I beg to move,
That the Church Representation and Ministers Measure (HC 2167), passed by the General Synod of the Church of England, be presented to Her Majesty for her Royal Assent in the form in which it was laid before Parliament.
The Measure and the new rules it contains emerged from the work of a simplification task group established by the Archbishops’ Council. The task group’s role was to bring forward proposals to remove constraints on the mission and growth of the Church of England resulting from existing legislation and processes. It recommended three major ways in which that could be achieved. First, those processes needed to be made less burdensome to the clergy and laity. Secondly, parishes should be given much greater flexibility over their constitutional arrangements, so that they can operate in the way that is most effective for the mission, life and work of the local church. Thirdly, the administrative burdens for those involved in running multi-parish benefices, especially in a rural context where the number of parishes in a benefice can be considerable, needed to be radically reduced.
The new rules have been completely redrafted and are a great deal easier to understand. They will make it possible for a parish to make governance arrangements that are best suited to the mission and life of the church in that parish. There are some significant safeguards and a small number of the provisions will be mandatory. A scheme for making rules for a parish will have to be approved by the Bishop’s Council, which must be satisfied that the schemes make due provision for the representation of the laity and ensure the effective governance of the parish, among other things.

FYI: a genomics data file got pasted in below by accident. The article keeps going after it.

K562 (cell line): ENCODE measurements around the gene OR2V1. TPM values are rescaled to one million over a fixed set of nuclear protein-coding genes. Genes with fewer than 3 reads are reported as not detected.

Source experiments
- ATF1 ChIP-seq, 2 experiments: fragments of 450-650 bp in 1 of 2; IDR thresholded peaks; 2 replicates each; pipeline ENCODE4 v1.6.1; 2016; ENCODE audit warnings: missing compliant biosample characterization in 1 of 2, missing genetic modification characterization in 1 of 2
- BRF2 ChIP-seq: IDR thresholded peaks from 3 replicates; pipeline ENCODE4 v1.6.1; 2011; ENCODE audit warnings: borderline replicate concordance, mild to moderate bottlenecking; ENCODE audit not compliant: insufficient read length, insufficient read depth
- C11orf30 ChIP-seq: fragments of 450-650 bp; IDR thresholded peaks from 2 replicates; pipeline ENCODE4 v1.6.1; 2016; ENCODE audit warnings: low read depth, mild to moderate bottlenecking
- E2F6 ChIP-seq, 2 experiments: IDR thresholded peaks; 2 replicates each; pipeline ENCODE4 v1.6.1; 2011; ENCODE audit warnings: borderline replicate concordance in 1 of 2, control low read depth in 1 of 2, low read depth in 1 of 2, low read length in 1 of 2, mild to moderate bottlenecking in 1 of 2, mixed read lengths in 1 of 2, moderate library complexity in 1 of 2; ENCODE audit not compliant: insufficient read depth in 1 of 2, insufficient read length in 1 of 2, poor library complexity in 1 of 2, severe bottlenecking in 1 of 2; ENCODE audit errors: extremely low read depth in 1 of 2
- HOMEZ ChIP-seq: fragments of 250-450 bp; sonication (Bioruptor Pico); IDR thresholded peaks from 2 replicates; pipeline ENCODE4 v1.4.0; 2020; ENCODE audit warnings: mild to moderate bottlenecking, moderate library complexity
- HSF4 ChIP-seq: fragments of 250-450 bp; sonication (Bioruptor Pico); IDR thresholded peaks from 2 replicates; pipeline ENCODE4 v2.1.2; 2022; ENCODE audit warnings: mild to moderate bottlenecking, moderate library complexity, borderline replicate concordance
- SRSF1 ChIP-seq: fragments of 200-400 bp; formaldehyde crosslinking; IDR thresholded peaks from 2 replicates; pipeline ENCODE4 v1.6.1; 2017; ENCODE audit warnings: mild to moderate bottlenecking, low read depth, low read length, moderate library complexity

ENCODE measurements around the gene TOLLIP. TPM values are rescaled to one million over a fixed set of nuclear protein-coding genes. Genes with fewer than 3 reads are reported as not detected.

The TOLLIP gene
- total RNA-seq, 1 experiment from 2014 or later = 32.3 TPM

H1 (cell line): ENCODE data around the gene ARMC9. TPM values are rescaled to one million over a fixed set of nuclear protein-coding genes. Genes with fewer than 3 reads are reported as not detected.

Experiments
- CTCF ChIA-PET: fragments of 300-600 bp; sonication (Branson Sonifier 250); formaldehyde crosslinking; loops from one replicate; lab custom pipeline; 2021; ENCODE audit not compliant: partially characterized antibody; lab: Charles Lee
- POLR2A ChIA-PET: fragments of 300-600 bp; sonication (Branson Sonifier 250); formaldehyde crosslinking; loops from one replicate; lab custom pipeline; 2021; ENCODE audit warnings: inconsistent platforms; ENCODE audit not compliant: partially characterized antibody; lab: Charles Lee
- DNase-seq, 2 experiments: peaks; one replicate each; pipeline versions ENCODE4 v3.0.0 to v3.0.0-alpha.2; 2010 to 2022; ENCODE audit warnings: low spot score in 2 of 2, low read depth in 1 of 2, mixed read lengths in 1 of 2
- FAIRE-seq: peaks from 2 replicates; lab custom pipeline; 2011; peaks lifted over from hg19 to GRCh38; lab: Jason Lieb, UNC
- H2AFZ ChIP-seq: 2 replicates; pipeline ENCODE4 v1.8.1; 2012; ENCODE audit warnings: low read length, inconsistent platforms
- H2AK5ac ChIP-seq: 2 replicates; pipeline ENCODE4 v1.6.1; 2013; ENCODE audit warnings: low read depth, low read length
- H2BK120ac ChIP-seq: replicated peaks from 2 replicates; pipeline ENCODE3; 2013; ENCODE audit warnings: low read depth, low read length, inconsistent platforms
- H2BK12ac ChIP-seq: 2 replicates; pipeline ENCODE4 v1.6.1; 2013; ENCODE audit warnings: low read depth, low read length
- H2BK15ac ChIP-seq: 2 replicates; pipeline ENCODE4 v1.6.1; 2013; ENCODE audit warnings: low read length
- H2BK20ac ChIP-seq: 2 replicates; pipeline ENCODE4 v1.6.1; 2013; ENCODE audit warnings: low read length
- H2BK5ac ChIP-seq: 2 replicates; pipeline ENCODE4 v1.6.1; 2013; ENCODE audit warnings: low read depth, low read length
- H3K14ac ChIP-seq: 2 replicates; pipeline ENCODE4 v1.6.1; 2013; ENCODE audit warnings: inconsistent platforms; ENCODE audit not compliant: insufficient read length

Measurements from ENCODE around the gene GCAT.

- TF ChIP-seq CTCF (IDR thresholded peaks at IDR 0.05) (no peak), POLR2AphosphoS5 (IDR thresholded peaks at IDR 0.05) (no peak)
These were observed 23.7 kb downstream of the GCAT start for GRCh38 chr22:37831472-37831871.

Another major reform is the provision for joint councils. Under the new rules, joint councils can replace individual parochial church councils. Where that happens, the number of local bodies and, most importantly, the number of meetings, will be reduced—in some cases, very significantly.
Rules that were thought to be unnecessary and unduly burdensome have been pruned away. Anomalies have been addressed and doubts about the meanings have been removed.
I declare an interest as the son of a late vicar who looked after several churches. Will my right hon. Friend give me some assurances? I very much like the sound of less bureaucracy and greater flexibility for the parishes, but will she assure me that this is not a device that will be used to hasten the closure of churches as they are merged within super-parishes, or, as happened in my father’s old parish, to sell off old rectories that were owned by the parish rather than the diocese, with the funds going elsewhere rather than to the parish, in which funds were first invested?